20.35: Notes on Caffeine
ℹ️ This is not a newsletter, nor is it a weekly update one can expect to be delivered every Sunday. These are just random thoughts or ideas I come across and pin down during the week.
Notes on Michael Pollan’s Audible Original 1,3,7-Trimethylxanthine or How Caffeine Created the Modern World.
We humans, seem to have a unique desire to complicate things.
Caffeine was a molecule originally develop as a mechanism for the plants to “defend” themselves against insects and other natural agents.
Which party is then getting the best part of this symbiotic arrangement? Or, how much credit should we give us for a plant that we use might be actually using us.
Arabs delivered the grains roasted so Europe couldn’t steal the “recipe”.
In the 1660 a dutch businessman stole some and brought it to the Netherlands. Distributed through the company of East India Company, it ended up in Java, where it was also grown — hence Mocha, Java.
It seems as if during the the 1600s each citizen was culturally required to daily consume one item from “each side” of the colonies — which in the case of Britain were tea and sugar.
From a cultural and societal standpoint, the coffee industry was deeply ingrained with slavery and oppression.
Coffee created a culture that coffee itself maintained.
- Appeared by the time clocks incorporated the minute hand — not by chance.
- Brought focus beyond circadian rhythms — allowing for the “night shift”.
- Replaced alcohol in factories and pubs as a cultural drug.
How come it gives us energy since it doesn’t have any calories? Does coffee break the law of thermodynamics 🤯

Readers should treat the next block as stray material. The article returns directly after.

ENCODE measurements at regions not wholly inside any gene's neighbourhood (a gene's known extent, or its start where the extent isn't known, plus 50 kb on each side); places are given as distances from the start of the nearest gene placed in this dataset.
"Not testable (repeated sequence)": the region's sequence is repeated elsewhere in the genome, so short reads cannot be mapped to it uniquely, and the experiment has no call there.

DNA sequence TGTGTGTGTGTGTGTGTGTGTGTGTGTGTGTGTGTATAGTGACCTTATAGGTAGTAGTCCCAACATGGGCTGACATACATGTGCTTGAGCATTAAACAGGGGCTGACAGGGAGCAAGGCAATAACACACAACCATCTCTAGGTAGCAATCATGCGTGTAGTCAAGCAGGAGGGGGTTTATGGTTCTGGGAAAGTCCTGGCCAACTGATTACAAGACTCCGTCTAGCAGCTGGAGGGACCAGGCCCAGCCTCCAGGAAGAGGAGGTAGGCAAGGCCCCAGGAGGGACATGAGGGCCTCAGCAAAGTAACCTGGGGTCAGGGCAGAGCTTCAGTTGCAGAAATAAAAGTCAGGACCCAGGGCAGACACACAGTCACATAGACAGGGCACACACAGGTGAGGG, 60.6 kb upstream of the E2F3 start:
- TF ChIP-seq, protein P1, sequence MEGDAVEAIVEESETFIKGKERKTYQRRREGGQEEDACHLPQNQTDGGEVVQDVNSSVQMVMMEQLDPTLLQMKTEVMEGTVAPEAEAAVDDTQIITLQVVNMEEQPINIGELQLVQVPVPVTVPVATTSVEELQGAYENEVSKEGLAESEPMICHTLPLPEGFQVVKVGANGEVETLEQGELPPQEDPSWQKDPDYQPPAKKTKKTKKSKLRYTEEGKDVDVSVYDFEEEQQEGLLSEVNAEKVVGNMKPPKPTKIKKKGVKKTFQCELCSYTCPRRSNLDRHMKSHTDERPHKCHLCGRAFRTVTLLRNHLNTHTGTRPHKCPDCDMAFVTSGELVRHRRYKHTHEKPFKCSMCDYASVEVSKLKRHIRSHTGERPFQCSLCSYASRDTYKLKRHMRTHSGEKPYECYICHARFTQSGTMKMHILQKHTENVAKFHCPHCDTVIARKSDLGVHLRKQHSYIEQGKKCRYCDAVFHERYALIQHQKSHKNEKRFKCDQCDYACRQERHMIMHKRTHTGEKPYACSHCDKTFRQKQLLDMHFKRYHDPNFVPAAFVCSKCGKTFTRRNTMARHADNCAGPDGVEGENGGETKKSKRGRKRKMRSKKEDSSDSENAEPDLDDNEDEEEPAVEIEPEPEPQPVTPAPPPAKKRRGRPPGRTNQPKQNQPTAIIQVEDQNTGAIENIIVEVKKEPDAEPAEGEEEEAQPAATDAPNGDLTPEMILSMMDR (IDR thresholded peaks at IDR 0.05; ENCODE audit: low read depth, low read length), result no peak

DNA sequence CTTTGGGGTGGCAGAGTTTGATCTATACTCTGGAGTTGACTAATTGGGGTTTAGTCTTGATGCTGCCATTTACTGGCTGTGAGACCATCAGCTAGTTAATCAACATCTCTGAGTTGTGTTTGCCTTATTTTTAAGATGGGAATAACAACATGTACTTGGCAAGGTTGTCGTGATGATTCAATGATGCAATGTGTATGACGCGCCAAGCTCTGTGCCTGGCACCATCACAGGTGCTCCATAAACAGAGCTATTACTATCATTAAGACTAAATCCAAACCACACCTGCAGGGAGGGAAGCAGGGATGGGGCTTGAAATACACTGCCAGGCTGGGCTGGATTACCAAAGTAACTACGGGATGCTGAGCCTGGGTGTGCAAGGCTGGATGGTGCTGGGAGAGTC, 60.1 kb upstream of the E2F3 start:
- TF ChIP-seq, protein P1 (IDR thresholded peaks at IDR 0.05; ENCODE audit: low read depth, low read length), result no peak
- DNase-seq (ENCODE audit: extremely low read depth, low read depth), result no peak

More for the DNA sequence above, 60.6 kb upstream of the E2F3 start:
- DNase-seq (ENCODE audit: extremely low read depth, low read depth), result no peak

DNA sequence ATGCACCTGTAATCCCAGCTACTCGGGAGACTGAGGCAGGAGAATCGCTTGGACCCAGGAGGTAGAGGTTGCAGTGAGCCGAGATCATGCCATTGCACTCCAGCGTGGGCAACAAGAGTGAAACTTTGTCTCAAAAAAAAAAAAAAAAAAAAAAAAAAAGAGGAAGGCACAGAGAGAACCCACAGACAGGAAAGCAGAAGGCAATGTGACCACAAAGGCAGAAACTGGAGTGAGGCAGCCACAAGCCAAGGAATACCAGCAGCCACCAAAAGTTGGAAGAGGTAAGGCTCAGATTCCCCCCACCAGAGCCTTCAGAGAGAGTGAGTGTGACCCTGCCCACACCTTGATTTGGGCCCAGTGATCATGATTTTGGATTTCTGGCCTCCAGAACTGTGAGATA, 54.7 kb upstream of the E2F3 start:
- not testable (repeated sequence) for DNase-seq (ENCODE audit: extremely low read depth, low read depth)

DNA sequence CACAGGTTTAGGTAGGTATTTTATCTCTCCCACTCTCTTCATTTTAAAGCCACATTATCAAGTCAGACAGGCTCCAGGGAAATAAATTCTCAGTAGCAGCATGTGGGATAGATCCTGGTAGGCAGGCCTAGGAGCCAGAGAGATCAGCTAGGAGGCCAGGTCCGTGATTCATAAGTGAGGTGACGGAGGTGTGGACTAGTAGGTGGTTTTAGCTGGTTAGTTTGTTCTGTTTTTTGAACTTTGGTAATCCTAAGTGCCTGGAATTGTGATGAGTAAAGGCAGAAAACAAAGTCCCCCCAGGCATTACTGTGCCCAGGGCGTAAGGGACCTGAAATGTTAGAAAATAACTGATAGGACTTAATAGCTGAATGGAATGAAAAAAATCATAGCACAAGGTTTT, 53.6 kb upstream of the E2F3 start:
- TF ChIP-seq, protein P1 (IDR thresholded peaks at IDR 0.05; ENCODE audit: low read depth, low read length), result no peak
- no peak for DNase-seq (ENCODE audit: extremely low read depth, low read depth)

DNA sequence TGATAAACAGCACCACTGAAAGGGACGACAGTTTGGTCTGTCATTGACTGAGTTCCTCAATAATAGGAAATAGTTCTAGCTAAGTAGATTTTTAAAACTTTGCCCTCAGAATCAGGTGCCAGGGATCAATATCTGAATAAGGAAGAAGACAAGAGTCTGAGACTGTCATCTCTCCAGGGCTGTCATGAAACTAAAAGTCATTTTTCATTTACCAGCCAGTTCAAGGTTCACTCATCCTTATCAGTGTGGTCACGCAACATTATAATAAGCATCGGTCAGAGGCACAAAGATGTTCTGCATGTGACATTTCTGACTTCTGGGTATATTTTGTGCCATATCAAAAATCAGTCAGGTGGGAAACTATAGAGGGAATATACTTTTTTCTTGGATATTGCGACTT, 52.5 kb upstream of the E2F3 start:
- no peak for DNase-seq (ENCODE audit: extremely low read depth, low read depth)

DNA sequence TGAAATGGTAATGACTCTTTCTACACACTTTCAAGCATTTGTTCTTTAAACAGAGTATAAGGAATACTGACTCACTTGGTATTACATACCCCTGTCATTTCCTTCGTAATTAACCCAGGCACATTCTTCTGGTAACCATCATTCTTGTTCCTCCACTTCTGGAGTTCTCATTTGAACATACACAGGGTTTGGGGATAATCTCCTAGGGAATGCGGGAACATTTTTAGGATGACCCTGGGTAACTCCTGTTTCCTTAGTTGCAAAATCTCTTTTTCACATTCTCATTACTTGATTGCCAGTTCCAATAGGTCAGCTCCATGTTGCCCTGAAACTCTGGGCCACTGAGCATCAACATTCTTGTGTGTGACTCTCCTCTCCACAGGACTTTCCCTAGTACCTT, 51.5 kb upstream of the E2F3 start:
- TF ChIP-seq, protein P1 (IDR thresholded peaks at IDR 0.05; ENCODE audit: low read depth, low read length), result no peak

#TIL sleep is mainly controlled by three compounds:— Marc Collado (@MarcCollado) August 9, 2019
- Adenosine: accumulated during the day and cleared overnight — blocked by ☕
- Cortisol: what keeps us awake — reverse lifecycle as ☝🏻
- Melatonin: makes us feel sleepy — blocked by blue light and 💻
Caffeine is a tiny molecule that fits nicely into one of the receptors of our CNS. Hence blocking the neuromodulator that would naturally bind to that receptor to activate it.
- This neuromodulator is called adenosine — a depressor that also slows down the pace at which neurons fire, which removes “the brakes” that enable sleep. As adenosine builds up in the brain we start to fill more unfocused and sleepy 😴 — the so called sleep pressure.
- Caffeine prevents adenosine of doing its job by getting in its way. But, adenosine is still there, it just can’t bind to its receptors.
During deep sleep low frequency waves are sent back from the frontal cortex in a process to sync the many brain cells. A sort of clean up for the mind, moving today’s learnings to a more permanent storage.
There is a global lack of sleep both in terms of quantity and quality across society. Caffeine is the tool we use to fix the problem it creates by itself. It hides the problem from our awareness.
We use caffeine to fix the sleepiness produced by the poor quality of our sleep, in itself, produced by coffee.
Coffee is not creating “free energy” — it is just borrowing it from the future. And we will eventually pay it, with interests, that can be measured in terms of quality of sleep.
Caffeine is just a way to achieve a certain state of mind.